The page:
The New York Times published a long and detailed account of what can and will happen if society allows its values and ethical norms to become distorted. It enters the world of Bizarro Ethics, where, like the fictional and allegedly comic planet of Bizarro World in old Superman comics, everything is backwards and inside out. In such a culture, I have explained here many times, being unethical is ethical, and being ethical is wrong. A black student set out to use an old social media post to destroy the reputation of a white classmate after she had been admitted to the college of her dreams. And he succeeded. The Times story is a cautionary tale of what is happening in our culture, but that’s not its objective. Its objective is to rationalize and justify what the black student did.
In 2016, when she was a freshman and 15-years old, Mimi Groves sent a three second video SnapChat message to some friends that said, “I can drive, nigger!” She has explained that she used the dreaded “N-word” because it was common in the music she and her friends had been listening to. It was not intended to be seen by or to upset anyone; it was just a one-off social media message like millions of others that are sent every day, by an immature child lacking common sense, experience and a fully formed brain. As such, it should have been ignored, especially by her peers, who suffered from the same maladies.
But because of the scourge of social media and a culture which increasingly encourages cruelty, vengeance, personal destruction, and the elevation of doing harm to those who “deserve it” to a societal norm, the message became a ticking time bomb in the hands of those who felt they had a right to destroy her.
Somebody send a copy of the message to Jimmy Galligan’s phone last school year. Galligan is black, and Mimi was a fellow classmate whom he knew and had spoken with earlier in their high school days.
Ethics Point 1: Whoever saved the message and set out to make sure that someone would see it who would find it upsetting is the first and the catalytic ethics villain in this story. There was no justifiable reason to send the message to Galligan except to upset and trigger him, which someone who knew him obviously believed it would. A fair, rational and ethical person would know that a years-old message on SnapChat is meaningless, and the Golden Rule would have taught him or her that circulating such a message is something he or she would never want anyone to do with an ill-considered video of their creation.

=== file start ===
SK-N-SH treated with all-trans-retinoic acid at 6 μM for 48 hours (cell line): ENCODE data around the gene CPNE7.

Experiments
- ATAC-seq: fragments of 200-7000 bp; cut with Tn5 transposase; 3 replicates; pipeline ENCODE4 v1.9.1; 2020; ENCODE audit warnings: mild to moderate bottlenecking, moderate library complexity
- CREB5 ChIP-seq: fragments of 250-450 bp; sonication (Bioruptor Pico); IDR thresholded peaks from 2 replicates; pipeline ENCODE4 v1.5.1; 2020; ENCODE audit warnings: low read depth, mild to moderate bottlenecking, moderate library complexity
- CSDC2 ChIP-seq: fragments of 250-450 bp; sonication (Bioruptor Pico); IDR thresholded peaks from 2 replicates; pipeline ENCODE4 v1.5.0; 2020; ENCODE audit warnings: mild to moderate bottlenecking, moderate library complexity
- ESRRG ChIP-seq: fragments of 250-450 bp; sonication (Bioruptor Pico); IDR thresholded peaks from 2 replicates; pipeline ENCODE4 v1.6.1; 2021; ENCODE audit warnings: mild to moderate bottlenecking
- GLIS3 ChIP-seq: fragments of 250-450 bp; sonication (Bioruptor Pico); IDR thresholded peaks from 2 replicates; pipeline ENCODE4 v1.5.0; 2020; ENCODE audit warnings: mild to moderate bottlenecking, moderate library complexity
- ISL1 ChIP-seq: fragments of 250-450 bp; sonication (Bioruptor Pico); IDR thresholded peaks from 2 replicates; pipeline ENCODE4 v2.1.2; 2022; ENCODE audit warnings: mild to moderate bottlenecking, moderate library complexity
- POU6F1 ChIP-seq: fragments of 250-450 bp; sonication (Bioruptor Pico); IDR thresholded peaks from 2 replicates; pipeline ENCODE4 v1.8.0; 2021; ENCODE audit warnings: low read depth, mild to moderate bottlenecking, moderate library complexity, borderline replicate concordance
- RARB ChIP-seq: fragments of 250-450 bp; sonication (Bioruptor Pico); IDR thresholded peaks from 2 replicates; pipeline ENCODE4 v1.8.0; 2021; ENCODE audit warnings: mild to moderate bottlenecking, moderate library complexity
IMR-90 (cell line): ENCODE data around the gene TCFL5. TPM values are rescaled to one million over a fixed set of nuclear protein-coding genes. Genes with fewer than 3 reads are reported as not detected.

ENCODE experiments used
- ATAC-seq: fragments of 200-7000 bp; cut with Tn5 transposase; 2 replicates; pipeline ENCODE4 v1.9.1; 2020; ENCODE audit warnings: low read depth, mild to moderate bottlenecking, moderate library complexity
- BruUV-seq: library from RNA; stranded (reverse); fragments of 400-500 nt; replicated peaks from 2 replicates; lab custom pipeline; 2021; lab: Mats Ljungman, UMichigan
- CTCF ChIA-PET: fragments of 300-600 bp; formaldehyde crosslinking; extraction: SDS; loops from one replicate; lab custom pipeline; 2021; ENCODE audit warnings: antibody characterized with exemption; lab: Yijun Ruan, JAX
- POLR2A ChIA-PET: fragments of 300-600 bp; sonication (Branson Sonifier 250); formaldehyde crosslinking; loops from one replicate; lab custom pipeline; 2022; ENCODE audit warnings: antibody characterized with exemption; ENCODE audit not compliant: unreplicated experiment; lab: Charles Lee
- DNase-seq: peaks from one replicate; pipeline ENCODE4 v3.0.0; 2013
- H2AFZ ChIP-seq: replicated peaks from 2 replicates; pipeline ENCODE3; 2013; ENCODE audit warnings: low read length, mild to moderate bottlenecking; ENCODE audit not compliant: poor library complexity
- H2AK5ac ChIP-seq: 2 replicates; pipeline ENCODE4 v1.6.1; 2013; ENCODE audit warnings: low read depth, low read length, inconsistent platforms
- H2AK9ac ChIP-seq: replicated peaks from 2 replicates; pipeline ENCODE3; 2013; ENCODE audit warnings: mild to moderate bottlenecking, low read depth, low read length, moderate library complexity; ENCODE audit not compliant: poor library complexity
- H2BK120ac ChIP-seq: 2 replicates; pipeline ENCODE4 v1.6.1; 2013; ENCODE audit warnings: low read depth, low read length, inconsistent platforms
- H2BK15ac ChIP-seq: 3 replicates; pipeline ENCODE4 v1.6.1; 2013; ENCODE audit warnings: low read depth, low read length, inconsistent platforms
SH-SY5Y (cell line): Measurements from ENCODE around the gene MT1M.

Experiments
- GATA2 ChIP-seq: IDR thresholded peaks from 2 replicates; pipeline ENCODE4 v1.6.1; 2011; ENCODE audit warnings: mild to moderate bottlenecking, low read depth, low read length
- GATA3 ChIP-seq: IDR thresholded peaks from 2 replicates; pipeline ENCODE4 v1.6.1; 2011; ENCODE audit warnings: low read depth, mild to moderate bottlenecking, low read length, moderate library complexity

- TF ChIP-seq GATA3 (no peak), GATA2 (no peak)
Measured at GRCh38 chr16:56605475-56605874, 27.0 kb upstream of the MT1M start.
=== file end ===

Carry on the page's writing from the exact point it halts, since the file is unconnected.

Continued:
Here the Times attempts to prejudice the reader in Jimmy’s favor with a trail of irrelevancies:
- “Nigger” was regularly hurled in classrooms and hallways throughout his years in the Loudoun County school district where he was a student. He had brought the issue up to teachers and administrators but, much to his anger and frustration, his complaints had gone nowhere. Irrelevant. That doesn’t excuse what he did in any way.
- Teachers refused to do anything about it when he complained. Again, irrelevant. Their lack of responsible conduct does not excuse his.
- “During that school year, Mr. Galligan said, [a] student made threatening comments about Muslims in an Instagram video. Mr. Galligan showed the clip to the school principal, who declined to take action, citing free speech and the fact that the offensive behavior took place outside school. ‘I just felt so hopeless,’ Mr. Galligan recalled.” Yeah, gotta do something about that “free speech” problem. Better plot to destroy another student who used a taboo word once, when she was 15….
- “Ms. Groves, who just turned 19, lives with her parents and two siblings in a predominantly white and affluent gated community built around a golf course.” Obviously she had to be taken down a peg as a privileged white girl.
- The school is in Leesburg, Virginia, a town named for an ancestor of the Confederate general Robert E. Lee—So what?— and the school system had fought an order to desegregate for more than a decade after the Supreme Court’s landmark ruling….SUPER “So what?” I get it: systemic racism made Jimmy behave like a vicious jerk. Wrong. Being a vicious jerk made Jimmy behave like a vicious jerk.